The time immediately after your car accident can be filled with confusion and self-doubt. If you’re hurt, or a family member is, medical care is the most important thing. You and your family may be owed compensation from the other driver’s insurance company, and because of that, you have other tasks that demand your attention in order to assure that you get the compensation you deserve. Here are some things you should be aware of as the days and weeks unfold, so you stand a better chance to be fairly compensated for the entire amount of your legal damages.

  1. Remain at the Scene – Never leave an accident scene until a law enforcement officer or emergency medical personnel instructs you to leave. If someone was injured or killed, there can be serious criminal penalties for a hit-and-run driver.
  2. Check on All Drivers and Passengers – Make sure everyone who was in the accident is alright. People are more important than property. Unless there is imminent danger, unconscious victims or those who complain of neck or back pain should not be moved!
  3. Call the Police – As soon as possible after getting to the safest possible location, call the police. Take down all responding officers’ names and badge numbers, as well as their exact police department (or other agency).
  4. Exchange Information – Write down or record on your smartphone all information from everyone involved in the accident: the names, phone numbers, addresses, drivers’ license numbers, license plate numbers, and insurance information from all drivers involved. Don’t forget to get the names, numbers, and addresses of all passengers too. When speaking with other drivers, be sensitive to their conditions and state of mind. Be civil and cooperative.
  5. Do not apologize for anything when you are gathering and sharing information. Saying you’re sorry that someone is hurt could be mistaken for an admission of legal liability for the accident.
  6. Talk to Witnesses – Ask every witness what they saw. Get their names and contact information if you can. Ask anyone who lives near the accident scene if they’ve seen other accidents in the same place.
  7. Inform Your Insurance Company – Promptly tell your insurance carrier you’ve been in an accident. This is very important because your insurance company’s compliance and involvement on your behalf is important to any legal action you might need to take down the line. Do not give a recorded statement, but cooperate and tell them the truth about what happened and the extent of all injuries to you and your passengers. Explain the facts clearly. Once you receive a copy of the police report—especially if the other driver was ticketed—send a copy to your insurer.
  8. Keep Track of Your Medical Treatment – Keep detailed medical records for you, any family members, and passengers in your car, including information about who treated them, detailed accounts of the treatment, and prescribed medications. Ask for copies of all medical reports and bills to confirm your medical expenses.
  9. Keep a diary of the pain and suffering you and your passengers experience and how it affects your daily lives. Note any missed workdays, list any routine activities you can’t perform, and describe how the injuries have affected the quality of your—and your family’s—lives.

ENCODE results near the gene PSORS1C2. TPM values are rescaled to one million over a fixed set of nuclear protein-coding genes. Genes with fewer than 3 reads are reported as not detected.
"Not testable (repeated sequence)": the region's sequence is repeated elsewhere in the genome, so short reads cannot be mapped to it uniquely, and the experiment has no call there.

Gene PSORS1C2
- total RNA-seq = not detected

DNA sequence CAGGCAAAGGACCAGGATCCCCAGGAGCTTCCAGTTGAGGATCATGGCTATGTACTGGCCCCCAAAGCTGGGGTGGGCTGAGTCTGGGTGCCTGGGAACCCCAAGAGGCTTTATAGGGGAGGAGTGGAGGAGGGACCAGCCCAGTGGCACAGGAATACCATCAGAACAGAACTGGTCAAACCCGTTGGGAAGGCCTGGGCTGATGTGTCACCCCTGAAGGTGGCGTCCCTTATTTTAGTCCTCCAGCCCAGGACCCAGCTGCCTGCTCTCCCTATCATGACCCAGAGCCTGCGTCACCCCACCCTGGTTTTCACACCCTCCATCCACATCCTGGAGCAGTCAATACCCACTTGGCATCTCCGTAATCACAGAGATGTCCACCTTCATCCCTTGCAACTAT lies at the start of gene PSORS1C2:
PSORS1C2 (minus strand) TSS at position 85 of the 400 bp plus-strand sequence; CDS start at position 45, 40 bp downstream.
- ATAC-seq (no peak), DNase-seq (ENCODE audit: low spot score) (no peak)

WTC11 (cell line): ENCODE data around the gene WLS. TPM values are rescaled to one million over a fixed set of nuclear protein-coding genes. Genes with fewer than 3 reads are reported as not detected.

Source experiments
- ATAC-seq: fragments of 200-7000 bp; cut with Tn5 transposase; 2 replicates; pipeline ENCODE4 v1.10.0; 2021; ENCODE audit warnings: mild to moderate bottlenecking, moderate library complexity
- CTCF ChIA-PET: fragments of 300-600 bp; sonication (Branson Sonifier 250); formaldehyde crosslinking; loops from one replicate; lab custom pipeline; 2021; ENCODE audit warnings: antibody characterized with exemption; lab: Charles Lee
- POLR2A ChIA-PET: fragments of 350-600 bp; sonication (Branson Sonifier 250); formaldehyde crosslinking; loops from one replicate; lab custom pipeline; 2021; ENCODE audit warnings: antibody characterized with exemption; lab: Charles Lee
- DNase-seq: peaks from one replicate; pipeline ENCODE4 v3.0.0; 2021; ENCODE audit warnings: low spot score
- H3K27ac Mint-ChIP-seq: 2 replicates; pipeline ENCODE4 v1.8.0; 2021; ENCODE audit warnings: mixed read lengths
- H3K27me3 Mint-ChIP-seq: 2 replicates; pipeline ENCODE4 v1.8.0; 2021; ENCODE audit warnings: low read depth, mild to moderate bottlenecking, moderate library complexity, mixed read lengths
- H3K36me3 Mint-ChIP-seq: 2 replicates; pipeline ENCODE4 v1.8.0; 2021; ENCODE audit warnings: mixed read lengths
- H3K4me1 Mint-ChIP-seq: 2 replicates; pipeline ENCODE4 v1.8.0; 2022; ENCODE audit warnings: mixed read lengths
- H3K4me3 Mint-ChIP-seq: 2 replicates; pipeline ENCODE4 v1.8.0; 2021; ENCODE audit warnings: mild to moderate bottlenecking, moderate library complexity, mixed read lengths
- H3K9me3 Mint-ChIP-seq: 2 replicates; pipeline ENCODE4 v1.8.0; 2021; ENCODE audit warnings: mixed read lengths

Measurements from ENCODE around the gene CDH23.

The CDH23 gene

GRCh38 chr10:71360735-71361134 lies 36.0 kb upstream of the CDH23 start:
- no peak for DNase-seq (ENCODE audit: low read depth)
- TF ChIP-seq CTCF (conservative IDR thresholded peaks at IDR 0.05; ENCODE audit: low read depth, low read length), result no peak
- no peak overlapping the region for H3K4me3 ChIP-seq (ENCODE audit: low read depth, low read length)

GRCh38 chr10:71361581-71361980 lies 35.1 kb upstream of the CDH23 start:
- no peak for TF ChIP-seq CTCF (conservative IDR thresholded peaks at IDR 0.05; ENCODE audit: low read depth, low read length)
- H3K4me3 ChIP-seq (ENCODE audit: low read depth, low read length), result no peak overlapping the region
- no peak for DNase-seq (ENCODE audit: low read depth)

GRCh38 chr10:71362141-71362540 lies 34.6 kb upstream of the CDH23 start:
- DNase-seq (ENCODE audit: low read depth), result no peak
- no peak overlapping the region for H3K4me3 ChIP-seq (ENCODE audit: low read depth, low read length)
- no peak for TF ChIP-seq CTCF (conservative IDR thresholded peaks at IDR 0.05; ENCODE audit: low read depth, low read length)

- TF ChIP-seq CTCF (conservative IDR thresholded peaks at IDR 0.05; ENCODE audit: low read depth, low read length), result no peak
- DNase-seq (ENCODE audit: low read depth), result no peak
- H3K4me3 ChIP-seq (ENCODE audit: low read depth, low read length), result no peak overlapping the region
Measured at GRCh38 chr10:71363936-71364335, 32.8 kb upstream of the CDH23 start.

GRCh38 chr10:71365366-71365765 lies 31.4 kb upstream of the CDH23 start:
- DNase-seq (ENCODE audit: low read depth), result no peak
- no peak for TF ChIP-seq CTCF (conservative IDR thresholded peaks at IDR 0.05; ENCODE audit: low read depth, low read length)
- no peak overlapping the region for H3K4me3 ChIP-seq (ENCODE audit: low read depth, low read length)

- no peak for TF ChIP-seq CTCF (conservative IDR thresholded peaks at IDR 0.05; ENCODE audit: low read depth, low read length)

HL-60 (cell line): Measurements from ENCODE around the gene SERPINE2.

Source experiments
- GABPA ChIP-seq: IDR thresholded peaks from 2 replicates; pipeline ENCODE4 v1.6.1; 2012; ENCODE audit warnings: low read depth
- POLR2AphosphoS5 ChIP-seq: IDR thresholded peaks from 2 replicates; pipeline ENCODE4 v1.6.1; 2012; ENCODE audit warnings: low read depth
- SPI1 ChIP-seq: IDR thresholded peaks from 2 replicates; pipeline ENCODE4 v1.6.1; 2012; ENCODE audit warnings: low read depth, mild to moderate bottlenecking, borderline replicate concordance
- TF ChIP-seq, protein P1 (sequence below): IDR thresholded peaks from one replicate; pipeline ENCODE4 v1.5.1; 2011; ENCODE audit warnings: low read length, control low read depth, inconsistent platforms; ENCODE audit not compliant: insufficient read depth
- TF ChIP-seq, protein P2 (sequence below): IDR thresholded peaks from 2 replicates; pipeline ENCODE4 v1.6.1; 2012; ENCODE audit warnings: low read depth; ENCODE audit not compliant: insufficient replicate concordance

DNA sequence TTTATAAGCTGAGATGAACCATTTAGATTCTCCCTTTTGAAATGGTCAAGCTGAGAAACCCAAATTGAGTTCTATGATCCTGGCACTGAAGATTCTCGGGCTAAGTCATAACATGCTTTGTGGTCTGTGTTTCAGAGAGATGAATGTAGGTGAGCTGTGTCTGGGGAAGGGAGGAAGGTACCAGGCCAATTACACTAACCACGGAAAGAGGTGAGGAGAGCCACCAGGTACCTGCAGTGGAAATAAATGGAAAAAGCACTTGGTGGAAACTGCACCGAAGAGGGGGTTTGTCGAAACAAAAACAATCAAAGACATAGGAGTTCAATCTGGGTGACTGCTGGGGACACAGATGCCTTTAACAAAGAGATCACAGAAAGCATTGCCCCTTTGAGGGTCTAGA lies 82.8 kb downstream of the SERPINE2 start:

10. Take Pictures – Timely photographs of any damage to your vehicle help your insurance company establish how much you should be compensated for the damage to your car. Pictures that are taken before the accident make great points of comparison to show the true extent of the damage your vehicle.
  11. Get a Fair Property Damage Amount – If you’re not satisfied with your insurance company’s damage valuation, get one or two independent repair estimates or replacement quotes. Inform your insurance adjuster of your concerns. Be firm but not provocative. If you can’t reach a fair compromise on your car’s value, consider consulting an attorney. You may also be entitled to compensation for the diminished value of your vehicle if it is repaired instead of totaled.
  12. Loose Lips Can Sink Ships – Talk to NO ONE about the details of your accident other than your lawyer and the police. Never talk to a representative of another insurance company if they call you. Politely refer them to your insurance company or your attorney, then quickly inform your lawyer or insurer about the call. And refrain from posting anything about the accident on your social media accounts. You don’t need to give your opponents any ammunition to question your claim or case. If you post, they’ll find it. So don’t!
  13. Early Settlement Offers – If you’re offered a settlement from an insurance company (yours or the other driver’s) be very careful. If you’ve kept good records, you have a general idea of the minimum value of your claim. Don’t settle until you know you’ll be fairly compensated for all your injuries (including the ones you may not have been completely treated for), lost income, property damage, and pain and suffering. It’s a good idea to consult an attorney the moment you receive a settlement offer. If you accept it, that’s the only bite at the compensation apple you’ll get.
  14. Consider Hiring an Attorney – If anyone was injured in the accident, the best idea is to consult an experienced accident attorney who can help protect your maximum compensation prospects and your overall best interests. The injury attorneys at Terry Bryant Accident & Injury Law work for you on a contingency fee basis. We receive payment only if you get an acceptable settlement or win damages at trial. Contact us today at 1-800-444-5000 or use our contact form to schedule a free consultation for your case.